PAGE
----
It is gray when you wake up. It is always gray. This is something you only recently noticed, and now you can’t unsee it. It is gray gray gray and then sharply turns black and then you wake up and it is wet cotton gray again.
You have little sense of time in the grayness. Quite honestly, you lost your sense of time around October and it has yet to return. It is 2021, which means nothing to you.
This is the year that everyone’s grandmother died and everyone’s mom got cancer. There are multiple people you stalk on Facebook to ensure that they are still alive.
The last time you experienced full-body happiness? Well, that is hard to remember. Ennui, that’s the word you’d use to describe life these days.
It is strange, this feeling that you are floating through life but not really touching it. Time is passing, you are doing things, but you don’t really feel anything. You are just existing. You had a horrifying thought the other day that perhaps this is what it’s like to be middle-aged. You know, when you have a family and a job and you say things like “where did the time go” and years pass you by but none of them mean what they did when you were younger, and you’re well aware that the brain processes memories and experiences differently when you’re older, that it “records” more in your teens and 20s, but you’re not convinced that’s the only explanation, because once upon a time you worked for a magazine and you remember telling your mom how fast time was going but nothing substantial marked its passage and she said something like “that’s what happens when you’re older,” which kind of horrified you, but then you left that job and moved outside and time slowed, three months became a type of forever, and you’re wondering how much of life we accept as true just because people tell us it is.
You feel things. Really. You do. But they don’t stay with you. For better or worse, you don’t feel things as strongly as you used to. It is like a cat that brushes by you, its whiskers sweeping across your ankle. It is that touch and nothing more that you experience. You never pet the soft white hairs of its belly or feel its claws rake across your skin. Just the whiskers. Just that small lone touch.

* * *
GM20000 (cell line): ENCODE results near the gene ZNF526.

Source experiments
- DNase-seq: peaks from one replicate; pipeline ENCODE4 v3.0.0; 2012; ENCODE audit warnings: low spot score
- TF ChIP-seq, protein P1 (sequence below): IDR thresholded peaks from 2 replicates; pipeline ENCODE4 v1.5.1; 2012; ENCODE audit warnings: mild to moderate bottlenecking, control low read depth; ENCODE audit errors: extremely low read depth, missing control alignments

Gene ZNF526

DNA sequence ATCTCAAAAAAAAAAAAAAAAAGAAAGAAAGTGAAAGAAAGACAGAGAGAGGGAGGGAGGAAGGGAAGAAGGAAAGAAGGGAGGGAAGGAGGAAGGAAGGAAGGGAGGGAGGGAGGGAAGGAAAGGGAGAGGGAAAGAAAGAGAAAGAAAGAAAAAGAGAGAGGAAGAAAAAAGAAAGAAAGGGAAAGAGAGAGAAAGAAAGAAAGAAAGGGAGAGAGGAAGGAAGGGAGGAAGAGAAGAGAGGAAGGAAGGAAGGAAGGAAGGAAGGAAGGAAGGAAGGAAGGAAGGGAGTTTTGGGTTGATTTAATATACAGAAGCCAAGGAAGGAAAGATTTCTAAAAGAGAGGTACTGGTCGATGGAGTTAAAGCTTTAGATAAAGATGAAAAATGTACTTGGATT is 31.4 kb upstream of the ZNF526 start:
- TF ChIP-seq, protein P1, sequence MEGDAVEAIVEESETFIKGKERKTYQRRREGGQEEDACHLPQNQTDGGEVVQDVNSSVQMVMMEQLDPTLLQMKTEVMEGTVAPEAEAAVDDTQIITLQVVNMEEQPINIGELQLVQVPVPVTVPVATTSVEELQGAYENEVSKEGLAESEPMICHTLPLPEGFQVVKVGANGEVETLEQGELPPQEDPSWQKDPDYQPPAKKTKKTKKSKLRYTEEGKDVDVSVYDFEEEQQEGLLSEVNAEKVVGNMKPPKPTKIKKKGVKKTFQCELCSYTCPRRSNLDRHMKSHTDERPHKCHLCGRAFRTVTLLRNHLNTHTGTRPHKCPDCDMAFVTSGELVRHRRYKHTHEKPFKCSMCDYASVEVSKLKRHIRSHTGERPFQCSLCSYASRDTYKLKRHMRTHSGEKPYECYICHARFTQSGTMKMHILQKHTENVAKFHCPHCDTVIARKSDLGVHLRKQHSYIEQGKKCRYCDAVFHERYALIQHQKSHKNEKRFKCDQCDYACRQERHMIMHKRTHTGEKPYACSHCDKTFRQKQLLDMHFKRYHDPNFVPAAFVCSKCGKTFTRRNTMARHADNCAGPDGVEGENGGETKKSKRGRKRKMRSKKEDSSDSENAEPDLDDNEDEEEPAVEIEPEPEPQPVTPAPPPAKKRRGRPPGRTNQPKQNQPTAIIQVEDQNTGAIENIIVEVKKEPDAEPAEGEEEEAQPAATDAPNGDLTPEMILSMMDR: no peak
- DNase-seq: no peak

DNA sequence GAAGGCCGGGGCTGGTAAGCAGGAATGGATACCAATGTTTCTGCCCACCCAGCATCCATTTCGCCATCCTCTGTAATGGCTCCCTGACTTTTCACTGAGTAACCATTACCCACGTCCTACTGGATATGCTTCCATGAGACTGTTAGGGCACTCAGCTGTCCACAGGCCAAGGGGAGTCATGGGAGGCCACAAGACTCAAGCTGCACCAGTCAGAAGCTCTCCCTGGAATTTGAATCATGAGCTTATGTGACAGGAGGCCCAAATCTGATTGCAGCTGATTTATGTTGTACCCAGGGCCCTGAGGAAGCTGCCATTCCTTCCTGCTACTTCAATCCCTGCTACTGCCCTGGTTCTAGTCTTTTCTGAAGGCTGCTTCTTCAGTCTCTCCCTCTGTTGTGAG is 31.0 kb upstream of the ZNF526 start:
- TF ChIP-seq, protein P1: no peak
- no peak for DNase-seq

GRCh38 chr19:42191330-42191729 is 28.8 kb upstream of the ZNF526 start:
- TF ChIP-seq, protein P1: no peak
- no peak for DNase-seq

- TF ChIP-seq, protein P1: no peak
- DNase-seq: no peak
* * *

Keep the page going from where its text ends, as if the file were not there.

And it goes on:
Floating. You are floating.
Seeds float. Wind carries them places and then they plant and bloom and bring forth life. You are trying to see your hollowness, your unrootedness as a good thing. You are a seed. Life is within you.
It is 2021 and you are tired of existence. You are tired of your base animal needs. You are tired of taking yourself on boring walks in the same boring loop. You are tired of eating. You are tired of your quarantine hobbies and your Spotify playlists and the same slip of highway that you endlessly drive. And the sky. You’re tired of the sky.
Your sister told you that people can die from a failure to thrive. That’s what they call it. A proper hospital term. Failure to thrive. It means that you’re dying from nothing specific, you’re just not living. For some reason or another, your body just can’t do it anymore. You’re dying. The end.
Also, this might be too personal, someone texted you the other day, but how are you? Like really?
This is a fascinating question. Your answer changes depending on who asks. fine and not great and i hate this sky. They are all true. You are always honest, but the depth of your honesty depends on how much you think the person can hold.
Everyone is some shade of miserable, but no one is really talking about it. You find that people cover that sadness with gratitude, saying things like, “well, it could be worse,” which is true, but doesn’t pay homage to the feelings that are breaking your ribcage and chewing up your skin.
You want honesty. Rupturing, violent honesty. You want someone to yell I’m fucking miserable and punch a hole in their bedroom wall. You want the smell of burned rubber as they peel out of the parking lot and flick the stereo to full blast. You want gasoline and tornados and fractured collarbones because that somehow feels better than this floating, borderline existence that is passing you by like smoke over scorched trees.
Yesterday your coworker told you that there hasn’t been a full day of sun since November 18.
You wanted to scream.